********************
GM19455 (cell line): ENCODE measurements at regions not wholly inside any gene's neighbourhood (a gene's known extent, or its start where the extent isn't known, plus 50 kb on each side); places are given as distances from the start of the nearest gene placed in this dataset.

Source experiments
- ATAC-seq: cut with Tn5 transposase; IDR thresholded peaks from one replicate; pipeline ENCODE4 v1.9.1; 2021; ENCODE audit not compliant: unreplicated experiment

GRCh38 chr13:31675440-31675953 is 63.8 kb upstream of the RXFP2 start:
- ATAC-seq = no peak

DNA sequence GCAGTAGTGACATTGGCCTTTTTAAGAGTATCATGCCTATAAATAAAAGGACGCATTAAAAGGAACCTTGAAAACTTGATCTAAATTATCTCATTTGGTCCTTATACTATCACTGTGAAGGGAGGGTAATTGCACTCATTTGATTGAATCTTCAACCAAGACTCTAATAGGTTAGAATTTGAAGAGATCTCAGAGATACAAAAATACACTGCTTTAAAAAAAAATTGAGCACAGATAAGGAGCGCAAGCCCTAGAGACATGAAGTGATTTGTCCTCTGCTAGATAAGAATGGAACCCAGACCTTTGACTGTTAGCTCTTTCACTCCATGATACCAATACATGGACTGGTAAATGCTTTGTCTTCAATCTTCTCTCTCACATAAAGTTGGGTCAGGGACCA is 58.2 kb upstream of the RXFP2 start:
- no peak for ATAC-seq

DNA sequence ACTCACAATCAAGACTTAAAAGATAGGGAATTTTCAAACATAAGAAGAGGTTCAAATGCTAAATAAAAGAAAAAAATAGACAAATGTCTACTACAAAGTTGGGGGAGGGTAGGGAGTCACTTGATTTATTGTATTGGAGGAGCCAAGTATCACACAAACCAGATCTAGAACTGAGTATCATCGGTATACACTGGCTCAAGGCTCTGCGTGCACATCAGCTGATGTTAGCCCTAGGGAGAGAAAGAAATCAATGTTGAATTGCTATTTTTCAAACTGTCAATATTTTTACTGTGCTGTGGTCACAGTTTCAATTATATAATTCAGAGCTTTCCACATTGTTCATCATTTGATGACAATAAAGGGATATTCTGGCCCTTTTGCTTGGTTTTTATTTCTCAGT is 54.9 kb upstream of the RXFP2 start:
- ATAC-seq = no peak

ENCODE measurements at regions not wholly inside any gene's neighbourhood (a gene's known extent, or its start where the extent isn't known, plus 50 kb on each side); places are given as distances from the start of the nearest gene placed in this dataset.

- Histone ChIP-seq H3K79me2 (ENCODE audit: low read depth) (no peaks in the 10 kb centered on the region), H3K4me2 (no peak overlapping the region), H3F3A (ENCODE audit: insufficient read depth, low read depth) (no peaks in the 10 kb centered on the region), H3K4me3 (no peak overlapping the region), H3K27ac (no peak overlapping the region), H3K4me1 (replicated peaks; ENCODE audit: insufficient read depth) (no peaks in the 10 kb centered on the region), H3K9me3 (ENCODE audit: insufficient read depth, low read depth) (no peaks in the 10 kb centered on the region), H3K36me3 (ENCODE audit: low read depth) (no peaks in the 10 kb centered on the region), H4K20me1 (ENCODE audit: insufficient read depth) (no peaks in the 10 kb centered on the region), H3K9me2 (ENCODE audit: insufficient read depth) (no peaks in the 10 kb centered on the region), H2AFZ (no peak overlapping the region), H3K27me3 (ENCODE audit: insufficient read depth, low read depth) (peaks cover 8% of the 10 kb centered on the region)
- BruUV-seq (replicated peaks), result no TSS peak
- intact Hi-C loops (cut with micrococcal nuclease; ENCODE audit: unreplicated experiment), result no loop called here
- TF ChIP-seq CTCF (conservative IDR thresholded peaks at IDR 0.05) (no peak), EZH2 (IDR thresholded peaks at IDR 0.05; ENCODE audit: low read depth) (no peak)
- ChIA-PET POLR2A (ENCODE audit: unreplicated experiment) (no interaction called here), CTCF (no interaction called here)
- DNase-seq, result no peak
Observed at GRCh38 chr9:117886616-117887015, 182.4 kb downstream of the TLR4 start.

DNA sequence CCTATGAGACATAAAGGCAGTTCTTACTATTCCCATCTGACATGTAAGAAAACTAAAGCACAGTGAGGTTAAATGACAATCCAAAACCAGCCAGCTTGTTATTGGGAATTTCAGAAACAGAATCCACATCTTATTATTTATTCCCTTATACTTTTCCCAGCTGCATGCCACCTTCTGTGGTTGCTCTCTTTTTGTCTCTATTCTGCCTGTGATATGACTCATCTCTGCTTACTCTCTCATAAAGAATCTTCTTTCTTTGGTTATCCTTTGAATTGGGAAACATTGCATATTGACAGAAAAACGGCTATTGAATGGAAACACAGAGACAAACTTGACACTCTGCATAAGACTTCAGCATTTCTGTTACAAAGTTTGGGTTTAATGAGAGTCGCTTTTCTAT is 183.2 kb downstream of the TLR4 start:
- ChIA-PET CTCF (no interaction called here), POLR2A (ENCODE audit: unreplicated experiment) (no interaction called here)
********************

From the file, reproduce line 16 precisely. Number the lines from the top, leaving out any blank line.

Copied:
- DNase-seq, result no peak